From: Dr Frank Lipman's Blog,
Definitely. Caffeine and alcohol are the two biggest culprits, but other substances may affect your sleep too.
Caffeine even in small doses blocks sleep neurotransmitters. If you have a problem with sleep, cut out coffee and any caffeinated beverages (even in the morning). Caffeine is not just in coffee. It’s in colas and other soft drinks, tea, even some herbal teas, chocolate and some medications (Anacin and Excedrin, for example). There’s even a little caffeine in decaffeinated coffee. Caffeine is a powerful stimulant with a half life typically of up to 7 hours. But for some people it may be much longer especially if you are taking the oral contraceptive, some medications, have liver problems or just getting older.
Alcohol has an initial sleep inducing effect, but when broken down by the body, it can lighten sleep and causes frequent and early awakening. Alcohol interacts with GABA receptors, blocking the brain’s oxygen sensors, cutting oxygen and complicating sleep conditions, particularly for sleep apnea. Habitual alcohol consumption just before bedtime can reduce it’s sleep-inducing effect, while its disruptive effects continue or even increase
Tobacco acts as a stimulant and blocks sleep neurotransmitters.
Many medications, such as antihistamines, diuretics, antipsychotics, antidepressants decongestants, asthma medications, and some blood pressure medicines, also cause sleeplessness. If you’re taking any necessary medication that interrupts your sleep, talk with your doctor about an alternative. Certain foods can cause food reactions or sensitivities which can effect your sleep cycle.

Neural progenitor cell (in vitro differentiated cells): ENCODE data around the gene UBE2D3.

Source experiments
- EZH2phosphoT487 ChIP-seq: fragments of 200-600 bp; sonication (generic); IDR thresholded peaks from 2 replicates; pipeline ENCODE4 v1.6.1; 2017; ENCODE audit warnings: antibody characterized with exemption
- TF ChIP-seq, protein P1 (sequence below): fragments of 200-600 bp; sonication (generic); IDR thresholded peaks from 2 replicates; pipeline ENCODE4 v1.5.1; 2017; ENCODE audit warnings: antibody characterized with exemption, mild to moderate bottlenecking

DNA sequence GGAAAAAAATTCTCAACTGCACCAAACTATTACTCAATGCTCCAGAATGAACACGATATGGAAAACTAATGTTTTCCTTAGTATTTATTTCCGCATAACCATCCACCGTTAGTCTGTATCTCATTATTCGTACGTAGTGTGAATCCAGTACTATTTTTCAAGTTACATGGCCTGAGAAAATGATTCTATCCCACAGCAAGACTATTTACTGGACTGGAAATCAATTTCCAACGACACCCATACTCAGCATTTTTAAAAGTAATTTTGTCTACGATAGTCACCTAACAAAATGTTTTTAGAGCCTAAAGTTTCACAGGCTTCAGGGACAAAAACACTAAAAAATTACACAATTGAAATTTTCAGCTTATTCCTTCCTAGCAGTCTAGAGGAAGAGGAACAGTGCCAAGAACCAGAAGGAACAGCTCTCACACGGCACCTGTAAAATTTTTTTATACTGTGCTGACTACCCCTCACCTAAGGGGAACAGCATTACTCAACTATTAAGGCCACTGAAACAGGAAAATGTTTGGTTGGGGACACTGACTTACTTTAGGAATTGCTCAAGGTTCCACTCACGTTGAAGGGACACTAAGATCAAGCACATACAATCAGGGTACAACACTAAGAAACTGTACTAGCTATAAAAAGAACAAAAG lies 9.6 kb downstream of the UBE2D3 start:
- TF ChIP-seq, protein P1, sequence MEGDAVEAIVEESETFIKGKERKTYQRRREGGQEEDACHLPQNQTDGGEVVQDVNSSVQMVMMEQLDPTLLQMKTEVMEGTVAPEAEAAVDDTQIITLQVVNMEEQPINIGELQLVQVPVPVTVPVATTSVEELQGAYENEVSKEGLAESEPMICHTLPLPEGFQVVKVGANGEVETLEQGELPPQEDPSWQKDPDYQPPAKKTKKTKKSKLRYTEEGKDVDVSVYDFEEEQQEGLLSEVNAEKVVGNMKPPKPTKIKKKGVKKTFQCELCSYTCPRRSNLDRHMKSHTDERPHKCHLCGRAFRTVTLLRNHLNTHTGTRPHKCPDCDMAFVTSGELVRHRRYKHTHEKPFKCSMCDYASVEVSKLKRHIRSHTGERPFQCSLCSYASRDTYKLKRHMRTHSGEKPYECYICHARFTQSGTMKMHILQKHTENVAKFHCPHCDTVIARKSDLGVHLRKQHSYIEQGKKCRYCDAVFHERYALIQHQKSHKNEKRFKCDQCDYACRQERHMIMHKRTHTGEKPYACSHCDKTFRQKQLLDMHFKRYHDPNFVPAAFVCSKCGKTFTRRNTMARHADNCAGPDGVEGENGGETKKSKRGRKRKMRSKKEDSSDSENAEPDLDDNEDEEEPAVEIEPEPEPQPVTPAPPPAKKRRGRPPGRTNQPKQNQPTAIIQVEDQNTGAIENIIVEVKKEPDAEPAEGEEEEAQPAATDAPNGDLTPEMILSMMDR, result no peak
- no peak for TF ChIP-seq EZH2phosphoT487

Refined grains and sugars before bed can raise blood sugar and overstress the organs involved in hormone regulation throughout the body. This hormone roller coaster can affect sleep cycles by waking you up at odd times during sleep as the hormone levels fluctuate.
Too many liquids in the 4 hrs before bed can effect you too. Try not to drink too much before turning in.
So eliminating caffeine, alcohol, sugar and refined grains and the common food allergens, gluten and dairy is a good place to start.
Try some Melatonin. Melatonin can be helpful when you can’t fall asleep. Try taking nutrients that calm the body and mind. Look for a formula that has some of the following calming amino acids, L Theanine (100mg-300mg), 5 HTP (50-100mg), GABA (Gamma-aminobutyric acid) (200-500mg), and possibly lemon balm (Melissa officinalis), which also has a sedative effect. Taking the minerals, calcium and magnesium at night is also helpful.
Create an electronic sundown. By 10pm, stop sitting in front of a computer screen (or TV screen) and switch off all electronic devices. It is too stimulating to the brain and it will take longer to fall asleep.
Prepare for bed. Try dimming the lights an hour or more before going to bed, take a warm bath, listen to calming music or do some restorative yoga or relaxation exercises. Just as you would clean a cluttered room, put things away (mentally and physically) that will distract you from going to sleep
Try taking nutrients that calm the body and mind. Look for a formula that has some of the following calming amino acids, L Theanine (100mg-300mg), 5 HTP (50-100mg), GABA (Gamma-aminobutyric acid) (200-500mg), and possibly lemon balm (Melissa officinalis), which also has a sedative effect. Taking the minerals, calcium and magnesium at night is also helpful.
Create a regular routine. Getting up and going to bed around the same time, even on weekends, is the most important thing you can do to establish good sleep habits. Our bodies thrive on regularity and a consistent sleep schedule is the best reinforcement for the body’s internal clock.
Waking and sleeping at set times reinforces a consistent sleep rhythm and reminds the brain when to release sleep and wake hormones, and more importantly, when not to.